Play: Nadugadhika (Malayalam), 1993
Written by: K.J. Baby, translated from Malayalam by Shirly M. Joseph
‘Nadu Gadhika’, unlike other political plays in Malayalam, has three distinctive versions. Out of which, two are printed versions. K.J. Baby’s Naadugadhika was published in 1993 by Gadhika Publications, Nadavayal, Wayanad.
‘Nadu Gadhika’ is in the form of a ritual drama with songs and dialogues. The play was first performed as a street production by a troop of actors which included performers from the Adivasi community, as well as other communities. In the play, K.J.Baby retraces the history of subjugation and exploitation of two indigenous communities- Adiyas and Paniyas in Kerala and reconstructs their history.
There are two important characters in the play — Tamburan, representative of the dominant feudal world, and Gadhikakaran, a voice of the Adivasis who performs gadhika, a ritual of exorcising evil spirits. Through the character Gadhikaran, the playwright unravels and deconstructs two centuries of history from the viewpoint of the indigenous people of Kerala. History has depicted them as useless, traitors, and unworthy of existence. Through a series of historical enactments, Gadhikakaran unveils before them the root cause of their marginalization, which is nothing but a self-inflicted one. Gadhikakaran tells the Adivasis of their rich past from the ideal land called Mavelimantam where there were no master-slave dynamics in the society. The play shows how the Tamburan using the god ‘Mali’, a female deity made their ancestors — Melorichan and Keeyorothi slaves.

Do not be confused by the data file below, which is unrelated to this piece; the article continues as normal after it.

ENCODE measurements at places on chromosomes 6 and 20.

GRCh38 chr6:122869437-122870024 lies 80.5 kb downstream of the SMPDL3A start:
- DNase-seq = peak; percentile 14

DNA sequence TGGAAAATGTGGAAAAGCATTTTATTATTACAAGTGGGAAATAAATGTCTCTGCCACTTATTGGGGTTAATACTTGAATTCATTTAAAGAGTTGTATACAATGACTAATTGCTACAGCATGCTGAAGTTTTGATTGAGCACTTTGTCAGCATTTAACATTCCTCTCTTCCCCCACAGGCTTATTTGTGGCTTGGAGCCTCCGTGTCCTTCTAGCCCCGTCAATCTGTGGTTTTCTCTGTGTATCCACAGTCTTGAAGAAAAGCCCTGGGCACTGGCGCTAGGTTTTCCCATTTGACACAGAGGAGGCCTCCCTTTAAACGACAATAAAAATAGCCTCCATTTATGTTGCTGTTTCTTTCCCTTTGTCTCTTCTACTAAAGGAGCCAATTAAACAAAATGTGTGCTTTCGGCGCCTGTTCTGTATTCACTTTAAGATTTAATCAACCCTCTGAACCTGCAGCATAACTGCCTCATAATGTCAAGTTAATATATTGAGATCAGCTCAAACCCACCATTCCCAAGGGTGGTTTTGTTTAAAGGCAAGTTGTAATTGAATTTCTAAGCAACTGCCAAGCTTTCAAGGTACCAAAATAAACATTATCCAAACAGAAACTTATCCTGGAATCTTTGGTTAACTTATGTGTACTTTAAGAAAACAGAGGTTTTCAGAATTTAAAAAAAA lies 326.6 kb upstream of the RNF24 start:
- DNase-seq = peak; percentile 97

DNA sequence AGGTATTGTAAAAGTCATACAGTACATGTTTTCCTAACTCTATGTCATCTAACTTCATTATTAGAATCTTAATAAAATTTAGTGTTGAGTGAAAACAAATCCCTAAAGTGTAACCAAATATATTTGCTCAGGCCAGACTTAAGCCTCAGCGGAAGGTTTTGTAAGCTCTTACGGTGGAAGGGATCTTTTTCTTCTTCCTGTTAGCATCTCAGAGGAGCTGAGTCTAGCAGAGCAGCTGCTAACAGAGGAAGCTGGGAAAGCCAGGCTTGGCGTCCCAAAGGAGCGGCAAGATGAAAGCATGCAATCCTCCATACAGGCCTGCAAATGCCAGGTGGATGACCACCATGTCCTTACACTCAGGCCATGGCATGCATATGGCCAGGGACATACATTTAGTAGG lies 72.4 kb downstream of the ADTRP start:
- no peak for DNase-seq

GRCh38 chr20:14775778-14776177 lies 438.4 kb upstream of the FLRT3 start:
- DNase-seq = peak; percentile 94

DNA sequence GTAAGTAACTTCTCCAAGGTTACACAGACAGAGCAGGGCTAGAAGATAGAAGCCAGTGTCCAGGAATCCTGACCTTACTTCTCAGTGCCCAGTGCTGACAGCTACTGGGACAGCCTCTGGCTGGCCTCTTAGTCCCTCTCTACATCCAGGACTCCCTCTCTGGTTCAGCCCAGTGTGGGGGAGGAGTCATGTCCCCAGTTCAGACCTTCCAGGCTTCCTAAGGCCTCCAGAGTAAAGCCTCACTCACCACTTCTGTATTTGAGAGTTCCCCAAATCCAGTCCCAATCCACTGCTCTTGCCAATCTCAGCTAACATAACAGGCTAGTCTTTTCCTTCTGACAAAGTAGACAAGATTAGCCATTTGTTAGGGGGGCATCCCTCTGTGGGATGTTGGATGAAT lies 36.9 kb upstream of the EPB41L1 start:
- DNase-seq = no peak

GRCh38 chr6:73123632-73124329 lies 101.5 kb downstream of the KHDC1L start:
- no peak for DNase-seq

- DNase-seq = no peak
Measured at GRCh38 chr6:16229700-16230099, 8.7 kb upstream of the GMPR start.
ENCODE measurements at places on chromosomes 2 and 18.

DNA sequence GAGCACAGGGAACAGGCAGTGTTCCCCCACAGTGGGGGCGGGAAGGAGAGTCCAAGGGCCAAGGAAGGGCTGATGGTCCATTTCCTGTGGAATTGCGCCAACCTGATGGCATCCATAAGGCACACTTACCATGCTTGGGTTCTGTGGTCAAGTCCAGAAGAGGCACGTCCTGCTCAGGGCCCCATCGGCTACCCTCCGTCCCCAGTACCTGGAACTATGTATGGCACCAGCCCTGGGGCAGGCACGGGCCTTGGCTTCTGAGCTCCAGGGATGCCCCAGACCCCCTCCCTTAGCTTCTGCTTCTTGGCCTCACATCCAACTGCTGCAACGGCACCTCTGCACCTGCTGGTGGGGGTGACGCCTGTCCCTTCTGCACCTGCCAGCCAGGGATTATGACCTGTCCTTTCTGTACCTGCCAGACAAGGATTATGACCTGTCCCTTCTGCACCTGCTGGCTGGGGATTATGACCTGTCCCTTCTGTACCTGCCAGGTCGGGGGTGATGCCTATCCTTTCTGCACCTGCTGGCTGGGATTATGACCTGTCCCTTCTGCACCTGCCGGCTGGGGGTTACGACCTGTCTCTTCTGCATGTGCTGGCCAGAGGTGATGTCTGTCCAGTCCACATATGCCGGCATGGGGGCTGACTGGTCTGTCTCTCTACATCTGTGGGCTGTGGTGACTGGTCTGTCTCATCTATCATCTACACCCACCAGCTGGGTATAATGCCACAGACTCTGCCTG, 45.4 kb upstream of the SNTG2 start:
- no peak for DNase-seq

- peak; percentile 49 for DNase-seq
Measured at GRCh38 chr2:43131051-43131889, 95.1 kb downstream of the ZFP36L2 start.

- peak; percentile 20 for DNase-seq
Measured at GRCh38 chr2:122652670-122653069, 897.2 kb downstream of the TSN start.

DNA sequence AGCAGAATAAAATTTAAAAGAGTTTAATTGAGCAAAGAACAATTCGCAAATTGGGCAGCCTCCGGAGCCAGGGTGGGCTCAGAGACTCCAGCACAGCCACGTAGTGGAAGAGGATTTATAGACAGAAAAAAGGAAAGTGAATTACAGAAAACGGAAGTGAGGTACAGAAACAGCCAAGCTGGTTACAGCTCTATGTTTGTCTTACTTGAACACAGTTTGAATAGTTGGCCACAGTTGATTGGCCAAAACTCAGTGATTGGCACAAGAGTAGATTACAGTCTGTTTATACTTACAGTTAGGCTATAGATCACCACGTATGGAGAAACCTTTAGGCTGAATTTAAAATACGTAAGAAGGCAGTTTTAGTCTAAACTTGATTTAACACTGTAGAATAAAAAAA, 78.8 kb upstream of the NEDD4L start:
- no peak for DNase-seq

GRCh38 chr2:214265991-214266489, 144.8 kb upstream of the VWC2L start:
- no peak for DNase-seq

The play further narrates that the Tamburan — the feudal lords – joined the East India Company (EIC) and helped the EIC to capture the rebel king of Pazhassi who was hiding in Wayanad forest which was considered the land of the Adivasis. Tamburan also misleads the Adivasis and stops them from joining the migrants (during colonial times, post-1940, Travancore Christians were migrating to Malabar) thinking they would lose the power and control over the Adivasis. During the struggle for independence, Tamburan again misleads the Adivasis. While they first oppose Mahatma Gandhi, they later join him in order to save their land and dominance. Post Independence, during the rise of communism in Kerala, Tamburan threatens the Adivasis, misinforming them that they would be killed by the communists. However, Tamburan realizes the possibility of organizing communist forces and takes sides with the communists by holding A red flag. Seeing this, the Adivasis finally understand and take the flag away from him.
The play should be viewed in relation to the ongoing struggles of the indigenous community in Kerala. Although Kerala, governed by the Communist Party, was called a successful human development model, it is argued that Adivasi communities have been the victims of the Kerala model of development. While The passing of the Kerala Scheduled Tribes (Restriction on Transfer of Lands and Restoration of Alienated Lands) Act in 1975, was considered crucial for the marginalized Adivasis of the state, even after the framing of the rules in 1986 the governments took no action to implement the Act. The dissatisfaction and discontent among the Adivasis made many of them strengthen their struggle. As a result, few of the groups tried to occupy government land. For instance, In January 1995 Adivasi entered the Cheengeri Estate and built their huts there; In March 1995, the Adivasi Prvarthaka Samithi marched to Paanavally forest land and built their huts. The huts were destroyed and evicted by the forest and police department later. Finally, a case was filed in the high court of Kerala in 1988 and it took five years for the court to produce a verdict ordering the government to implement the 1975 Act within 6 months in 1993.Nadugadhika
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